Chesapeake focuses on regulated holdings with purchase of Florida City Gas

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Dover-based Chesapeake Utilities Corporation completed of the acquisition of Florida City Gas, which is now a wholly-owned subsidiary of the company.

This $900 million-plus transaction represents an expansion of Chesapeake Utilities’ footprint in a high-growth market in five of the top 10 most populous counties in the Sunshine State. It will double Chesapeake Utilities’ customer base and natural gas infrastructure in the state. Chesapeake’s other gas utility holdings are on the Delmarva Peninsula, which is seeing growth in some areas. Despite its warm climate, natural gas demand has grown in Florida, due to population growth.

Prior to the Florida Natural Gas deal Chesapeake had mainly grown by expanding its gas lines in existing markets along with “bolt on” acquisitions that included Elkton Gas in northeastern Maryland and a system in Ocean City, MD. The exception was a merger with Florida Public Utilities in an all-stock deal that greatly expanded the company’s its natural gas footprint and included a small electric utility in an area north of Jacksonville. Also, the company continued to add natural gas systems in all regions of Florida.

Its Delaware gas system extends from Middletown and includes Kent and eastern Sussex county. Areas north of the C&D Canal are in Delmarva Power’s gas territory.

Chesapeake shares were up nearly 4% on Friday. Shares have declined by low double digits over the last year. The company did issue additional stock to help pay for the purchase of the Florida utility. Utility stocks have not been popular on Wall Street, among them, Newark based Artesian Resources, which has seen its share price drop while it also issued stock. Artesian derives much of its revenue from regulated water utility operations.

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“We are pleased to formally welcome Florida City Gas and excited about the opportunities we can pursue given our combined capabilities,” said Jeff Householder, CEO, who formerly led Florida operations of the company before taking the C-Suite slot. “The integration of our businesses creates a compelling foundation: one focused on driving sustainable earnings growth consistent with our long-term track record. Together, we’ll strengthen our Florida presence, leveraging our core competencies and building upon our strong community and regulatory relationships, while continuing to meet the growing demand for natural gas.”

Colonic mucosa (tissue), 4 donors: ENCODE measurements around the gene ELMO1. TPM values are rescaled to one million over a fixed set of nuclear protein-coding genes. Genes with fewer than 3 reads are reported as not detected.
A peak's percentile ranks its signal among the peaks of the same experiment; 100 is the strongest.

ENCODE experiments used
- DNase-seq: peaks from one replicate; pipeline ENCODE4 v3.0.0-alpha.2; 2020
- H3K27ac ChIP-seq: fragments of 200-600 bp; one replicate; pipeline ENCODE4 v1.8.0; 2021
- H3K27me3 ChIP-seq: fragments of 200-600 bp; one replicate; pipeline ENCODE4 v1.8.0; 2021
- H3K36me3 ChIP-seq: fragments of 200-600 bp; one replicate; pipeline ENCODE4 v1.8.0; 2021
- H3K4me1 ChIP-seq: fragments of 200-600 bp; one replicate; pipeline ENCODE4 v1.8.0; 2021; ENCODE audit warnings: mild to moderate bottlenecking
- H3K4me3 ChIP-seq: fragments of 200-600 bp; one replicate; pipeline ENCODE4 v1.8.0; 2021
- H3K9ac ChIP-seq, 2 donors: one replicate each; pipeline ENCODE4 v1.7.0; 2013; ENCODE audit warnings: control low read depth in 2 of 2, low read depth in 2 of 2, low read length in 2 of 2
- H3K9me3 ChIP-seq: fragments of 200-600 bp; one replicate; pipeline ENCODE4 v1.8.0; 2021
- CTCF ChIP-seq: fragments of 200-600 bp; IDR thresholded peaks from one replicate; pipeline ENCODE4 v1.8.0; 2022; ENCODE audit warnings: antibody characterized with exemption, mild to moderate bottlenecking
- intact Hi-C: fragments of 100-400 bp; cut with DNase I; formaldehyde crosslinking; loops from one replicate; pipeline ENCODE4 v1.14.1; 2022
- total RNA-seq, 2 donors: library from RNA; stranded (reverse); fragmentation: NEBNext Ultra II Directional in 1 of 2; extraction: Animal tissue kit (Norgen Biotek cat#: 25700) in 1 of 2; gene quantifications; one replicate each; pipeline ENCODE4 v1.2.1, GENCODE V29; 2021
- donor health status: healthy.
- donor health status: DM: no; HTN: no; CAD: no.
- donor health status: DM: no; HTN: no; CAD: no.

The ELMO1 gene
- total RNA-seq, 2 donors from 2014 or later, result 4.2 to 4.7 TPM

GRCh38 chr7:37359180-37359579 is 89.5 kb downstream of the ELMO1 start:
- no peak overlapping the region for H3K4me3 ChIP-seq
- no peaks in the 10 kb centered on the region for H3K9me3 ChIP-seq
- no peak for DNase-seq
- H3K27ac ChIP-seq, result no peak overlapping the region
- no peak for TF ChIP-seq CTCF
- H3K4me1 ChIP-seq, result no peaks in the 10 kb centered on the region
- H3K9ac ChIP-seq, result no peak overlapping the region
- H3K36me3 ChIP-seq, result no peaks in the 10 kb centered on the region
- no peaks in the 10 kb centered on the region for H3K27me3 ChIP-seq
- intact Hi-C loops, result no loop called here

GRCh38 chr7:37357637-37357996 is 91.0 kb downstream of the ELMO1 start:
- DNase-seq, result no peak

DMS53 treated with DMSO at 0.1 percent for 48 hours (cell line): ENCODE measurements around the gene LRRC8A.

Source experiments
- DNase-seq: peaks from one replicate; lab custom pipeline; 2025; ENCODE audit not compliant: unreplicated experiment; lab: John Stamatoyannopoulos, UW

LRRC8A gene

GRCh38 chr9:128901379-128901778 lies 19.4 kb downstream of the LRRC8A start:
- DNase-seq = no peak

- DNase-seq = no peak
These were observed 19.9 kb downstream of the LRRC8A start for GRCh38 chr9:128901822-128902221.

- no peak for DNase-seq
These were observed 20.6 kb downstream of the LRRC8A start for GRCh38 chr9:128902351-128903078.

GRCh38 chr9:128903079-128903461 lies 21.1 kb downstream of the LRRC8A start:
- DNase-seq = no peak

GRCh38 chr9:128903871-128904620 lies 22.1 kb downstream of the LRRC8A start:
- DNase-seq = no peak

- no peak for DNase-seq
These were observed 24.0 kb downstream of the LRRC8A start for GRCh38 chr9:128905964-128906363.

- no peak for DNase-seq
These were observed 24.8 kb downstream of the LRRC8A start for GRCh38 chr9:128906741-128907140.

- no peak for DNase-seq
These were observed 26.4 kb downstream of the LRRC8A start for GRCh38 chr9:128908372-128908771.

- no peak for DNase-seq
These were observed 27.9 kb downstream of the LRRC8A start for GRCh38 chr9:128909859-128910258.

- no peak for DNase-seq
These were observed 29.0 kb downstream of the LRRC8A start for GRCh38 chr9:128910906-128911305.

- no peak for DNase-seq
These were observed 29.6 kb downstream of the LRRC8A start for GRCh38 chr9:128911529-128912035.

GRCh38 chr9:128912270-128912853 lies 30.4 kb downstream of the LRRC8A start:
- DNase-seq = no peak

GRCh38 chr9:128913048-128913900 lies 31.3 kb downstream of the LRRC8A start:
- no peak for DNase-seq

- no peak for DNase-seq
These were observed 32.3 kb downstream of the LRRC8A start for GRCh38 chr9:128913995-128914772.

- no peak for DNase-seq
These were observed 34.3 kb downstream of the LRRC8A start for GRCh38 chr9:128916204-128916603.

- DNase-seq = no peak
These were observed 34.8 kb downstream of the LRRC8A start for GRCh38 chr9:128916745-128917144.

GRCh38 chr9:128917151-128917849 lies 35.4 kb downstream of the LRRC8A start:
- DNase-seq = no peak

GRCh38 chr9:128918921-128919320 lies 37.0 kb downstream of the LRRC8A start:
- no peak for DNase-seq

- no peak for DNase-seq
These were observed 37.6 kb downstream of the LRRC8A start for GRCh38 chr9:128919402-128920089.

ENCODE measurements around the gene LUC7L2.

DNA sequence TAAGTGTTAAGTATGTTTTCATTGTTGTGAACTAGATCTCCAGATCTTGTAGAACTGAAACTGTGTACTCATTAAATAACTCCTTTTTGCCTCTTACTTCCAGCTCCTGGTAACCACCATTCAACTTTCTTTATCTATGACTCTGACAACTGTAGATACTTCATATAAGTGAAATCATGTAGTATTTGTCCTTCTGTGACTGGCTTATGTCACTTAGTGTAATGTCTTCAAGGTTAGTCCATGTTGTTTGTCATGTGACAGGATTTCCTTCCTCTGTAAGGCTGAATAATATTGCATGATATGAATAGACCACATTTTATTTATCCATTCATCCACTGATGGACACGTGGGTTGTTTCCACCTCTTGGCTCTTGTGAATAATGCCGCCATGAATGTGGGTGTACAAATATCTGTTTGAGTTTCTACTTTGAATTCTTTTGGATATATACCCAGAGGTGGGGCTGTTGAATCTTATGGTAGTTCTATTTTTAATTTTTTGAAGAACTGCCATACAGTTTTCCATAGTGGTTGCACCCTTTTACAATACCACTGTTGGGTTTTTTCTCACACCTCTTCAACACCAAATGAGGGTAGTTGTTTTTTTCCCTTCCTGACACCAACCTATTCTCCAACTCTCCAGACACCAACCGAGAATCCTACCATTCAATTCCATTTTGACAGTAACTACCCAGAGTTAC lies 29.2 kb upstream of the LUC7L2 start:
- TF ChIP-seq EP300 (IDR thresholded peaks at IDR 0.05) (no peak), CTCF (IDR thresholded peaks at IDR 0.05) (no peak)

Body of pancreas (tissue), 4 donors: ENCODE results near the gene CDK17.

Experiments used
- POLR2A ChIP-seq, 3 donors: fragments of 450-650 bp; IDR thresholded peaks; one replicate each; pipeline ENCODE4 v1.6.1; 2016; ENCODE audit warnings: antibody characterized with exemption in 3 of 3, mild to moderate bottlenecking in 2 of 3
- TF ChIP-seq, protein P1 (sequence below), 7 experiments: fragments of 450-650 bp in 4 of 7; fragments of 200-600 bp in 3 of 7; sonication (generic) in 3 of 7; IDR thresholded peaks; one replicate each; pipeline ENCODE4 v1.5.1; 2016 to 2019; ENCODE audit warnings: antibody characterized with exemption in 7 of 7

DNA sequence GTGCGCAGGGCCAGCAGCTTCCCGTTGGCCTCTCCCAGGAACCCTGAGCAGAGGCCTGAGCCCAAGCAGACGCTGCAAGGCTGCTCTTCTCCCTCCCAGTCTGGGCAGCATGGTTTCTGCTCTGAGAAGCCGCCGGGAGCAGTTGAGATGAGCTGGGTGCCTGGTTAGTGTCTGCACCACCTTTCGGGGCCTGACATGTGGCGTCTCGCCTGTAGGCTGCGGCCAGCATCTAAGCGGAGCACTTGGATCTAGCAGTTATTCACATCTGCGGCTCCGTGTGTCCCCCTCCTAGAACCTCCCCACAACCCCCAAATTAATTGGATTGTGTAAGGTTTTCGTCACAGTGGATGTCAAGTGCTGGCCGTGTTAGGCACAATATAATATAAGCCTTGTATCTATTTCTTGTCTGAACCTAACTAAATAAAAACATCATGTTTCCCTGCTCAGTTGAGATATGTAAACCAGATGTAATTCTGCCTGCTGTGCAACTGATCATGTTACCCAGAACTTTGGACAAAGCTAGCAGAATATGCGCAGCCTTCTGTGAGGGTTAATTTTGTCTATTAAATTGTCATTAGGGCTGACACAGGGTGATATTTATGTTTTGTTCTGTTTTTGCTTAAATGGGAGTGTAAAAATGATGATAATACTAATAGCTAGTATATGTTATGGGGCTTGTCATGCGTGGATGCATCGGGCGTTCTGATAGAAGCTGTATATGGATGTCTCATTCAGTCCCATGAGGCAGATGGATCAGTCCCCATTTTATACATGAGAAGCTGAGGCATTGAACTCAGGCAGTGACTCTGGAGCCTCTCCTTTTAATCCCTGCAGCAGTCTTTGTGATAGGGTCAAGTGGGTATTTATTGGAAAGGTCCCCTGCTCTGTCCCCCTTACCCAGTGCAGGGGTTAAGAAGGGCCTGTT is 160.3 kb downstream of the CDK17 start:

As reported earlier, Chesapeake Utilities’ capital expenditure guidance is projected to be $1.5 billion to $1.8 billion for the five-year period ending 2028, an increase of 65% over its previous plan. Approximately 60% of the company’s upcoming five-year capital investment plan will be allocated to Florida, including investments related to pipeline replacement programs, expansions to support customer growth and increased transmission capabilities to reach new developments and support increased demand.

With this transaction, Chesapeake Utilities’ regulated operations are projected to represent approximately 87% of its business mix. Chesapeake also has pipelines, a propane business and a gas gathering operation in Ohio. Regulated businesses, while generating lower returns, typically provide more reliable earnings. Chesapeake has also sold off natural gas trading and a utility software businesses.

“We are excited about the long-term value creation anticipated from the FCG acquisition. Leveraging Chesapeake Utilities’ proven track record and disciplined approach, we aim to replicate the success of past acquisitions, like Florida Public Utilities,” said Beth Cooper, executive vice president, chief financial officer, treasurer and assistant corporate secretary. “We’ve successfully implemented the permanent financing plan for this transaction, maintaining a strong balance sheet. Well positioned for 2025 goals, we’ll drive earnings growth through strategic investments, regulatory initiatives and a continued focus on efficiencies.”  

Chesapeake got its start as a gas system in Dover and expanded into the Delmarva Peninsula. It later expanded into Florida with a strategy that included natural gas utility service coupled with propane for areas where adding piping was not profitable.

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